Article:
“Sure are; both of them. Why?”
“Because you’ve never talked about them.”
“Oh. Guess it never came up. They live in Encino.”
We sat there for a minute and looked at each other, each one realizing just how little we actually knew about the other. What they say about great minds thinking alike must be true, because we started laughing simultaneously.
“You got any deep, dark secrets you think I should know?” I asked, still chuckling.
“Hell, no,” Sean answered. “What about you?”
“You know all of mine,” I told him, not being completely honest. I thought about explaining the ‘only child’ answer and then decided to leave it buried with the two-year-old I had been. There were some things in my life that only Eddie knew, but they related to the business and consisted of nothing personal. I figured they could stay buried with Eddie. It seemed I had a lot hidden about the man I used to be, but now was not the time to dredge any of that up.
We finally finished the report we were working on when Finnegan’s call came and decided it was an excellent time to take a break and go to lunch. “Miguel’s?” I asked.
“Fine with me,” Sean answered. “Robin?”
“Sure. Why not?” I replied. If Finn hadn’t called Robin, it was probably a good time to tell her about his coming home soon. Besides, I could tease her unmercifully about not giving me the dirt on her love life. Sean went to his office to get his coat, and I walked out to the front desk. When we changed locations, we’d acquired a lunchtime answering service, so we were free to go to lunch whenever we had time, and the service would cover the phones. “Lunch at Miguel’s?” I asked her, and she brightened considerably.
“Who’s buying?” she asked with a smile on her face.
“Who always buys?” I retorted.
“Count me in,” came her answer, and she stood and grabbed her purse as she set the phone to answer mode.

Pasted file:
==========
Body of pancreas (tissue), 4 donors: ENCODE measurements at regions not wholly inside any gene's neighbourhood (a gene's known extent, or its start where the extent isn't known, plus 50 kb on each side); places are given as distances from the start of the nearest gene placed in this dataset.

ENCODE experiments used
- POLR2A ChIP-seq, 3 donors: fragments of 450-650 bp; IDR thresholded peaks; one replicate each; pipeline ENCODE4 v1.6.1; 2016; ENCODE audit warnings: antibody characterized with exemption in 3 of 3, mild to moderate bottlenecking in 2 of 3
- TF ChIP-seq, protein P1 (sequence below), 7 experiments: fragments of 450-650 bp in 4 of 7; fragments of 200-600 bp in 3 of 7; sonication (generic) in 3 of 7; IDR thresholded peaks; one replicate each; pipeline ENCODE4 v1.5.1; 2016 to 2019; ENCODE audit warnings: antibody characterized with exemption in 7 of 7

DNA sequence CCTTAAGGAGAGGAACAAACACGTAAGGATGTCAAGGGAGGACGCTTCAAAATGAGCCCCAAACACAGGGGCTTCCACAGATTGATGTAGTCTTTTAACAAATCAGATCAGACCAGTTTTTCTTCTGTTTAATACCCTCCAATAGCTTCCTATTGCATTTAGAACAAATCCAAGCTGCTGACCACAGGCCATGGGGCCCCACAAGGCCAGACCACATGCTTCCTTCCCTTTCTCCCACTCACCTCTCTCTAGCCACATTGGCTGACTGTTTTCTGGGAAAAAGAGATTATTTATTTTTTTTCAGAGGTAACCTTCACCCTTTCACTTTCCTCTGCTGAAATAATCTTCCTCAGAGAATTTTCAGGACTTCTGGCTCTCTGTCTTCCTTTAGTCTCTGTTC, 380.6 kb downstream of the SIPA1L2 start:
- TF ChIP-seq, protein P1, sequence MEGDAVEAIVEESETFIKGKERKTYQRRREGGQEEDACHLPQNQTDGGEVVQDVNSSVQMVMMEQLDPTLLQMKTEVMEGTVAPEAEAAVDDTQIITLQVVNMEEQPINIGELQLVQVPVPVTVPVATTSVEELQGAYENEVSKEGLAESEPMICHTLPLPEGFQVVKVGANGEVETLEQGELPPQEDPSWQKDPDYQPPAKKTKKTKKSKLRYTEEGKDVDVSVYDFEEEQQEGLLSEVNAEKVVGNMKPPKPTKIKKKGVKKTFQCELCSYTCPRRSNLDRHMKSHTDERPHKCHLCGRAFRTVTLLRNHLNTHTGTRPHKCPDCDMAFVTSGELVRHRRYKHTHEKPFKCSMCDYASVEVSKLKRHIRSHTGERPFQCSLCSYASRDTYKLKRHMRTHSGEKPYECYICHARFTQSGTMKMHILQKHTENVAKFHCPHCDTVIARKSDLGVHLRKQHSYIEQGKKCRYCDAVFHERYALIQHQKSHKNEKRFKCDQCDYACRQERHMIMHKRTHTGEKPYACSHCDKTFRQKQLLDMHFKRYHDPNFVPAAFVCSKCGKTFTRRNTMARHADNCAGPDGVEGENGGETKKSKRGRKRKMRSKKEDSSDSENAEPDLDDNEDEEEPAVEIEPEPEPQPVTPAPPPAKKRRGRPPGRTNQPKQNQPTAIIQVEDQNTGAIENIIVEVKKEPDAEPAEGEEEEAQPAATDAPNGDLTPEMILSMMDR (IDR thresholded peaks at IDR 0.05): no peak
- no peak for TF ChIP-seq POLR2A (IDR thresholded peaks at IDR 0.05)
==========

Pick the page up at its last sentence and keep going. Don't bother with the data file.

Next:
“I’ll drive,” Sean volunteered, and we were soon out the front door. It seemed strange to head south instead of north to get to Miguel’s, but we would get used to it. Once we got there everything fell into place and Miguel was as happy to see us as we were to see him.
“Corona,” I told him when he came over to get our order.
“Same,” Sean grinned at him.
“Iced tea,” Robin ordered.
“Spoilsport,” Sean teased her.
“I’ve got to write checks this afternoon,” Robin defended herself. “Or would you like me to underpay everybody?”
“No, no, no,” Sean answered hurriedly, causing all of us to laugh.
Once Miguel distributed the drinks, Sean broke the news. “Guess who called me this morning?” he asked.
Robin shrugged her shoulders and looked glum. “Who?” I was hoping Sean’s news would be a welcome surprise. I know how much she hurt when Eddie died, and I wanted to see that bright smile again.
Instantly she brightened. “Really? How is he?”
“His tour of duty‘s over. He’s coming home.”
Robin broke out into a big smile. “Did he ask about me?”
Sean shook his head. “No, but he was calling from Afghanistan, so his call time was limited.”
“Did he tell you if he signed up for another tour?”
“Yeah, he told me.”
“Well?” she asked peevishly.
“Oh, you wanted an answer to that,” he teased. “Sorry. He didn’t sign up for another tour over there, and he has ninety days off.”
“I’m glad he’ll be home soon. I can’t imagine how much you’ve missed him. I’ve missed him, too.”
“Say, Miss Robin, you never told me you dated Sean’s brother. You never even told me Sean had a brother,” I ribbed her.
She looked genuinely surprised. “Sean didn’t tell you?”
Sean sat there quietly sipping his beer, trying not to look guilty. I laughed and shook my head. “Nope. I didn’t have the faintest idea. I wonder what else he’s forgotten to tell one or the other of us?”
“Or left something out when he told us?” Robin added.
Then we all had a good laugh and waited patiently for our lunch.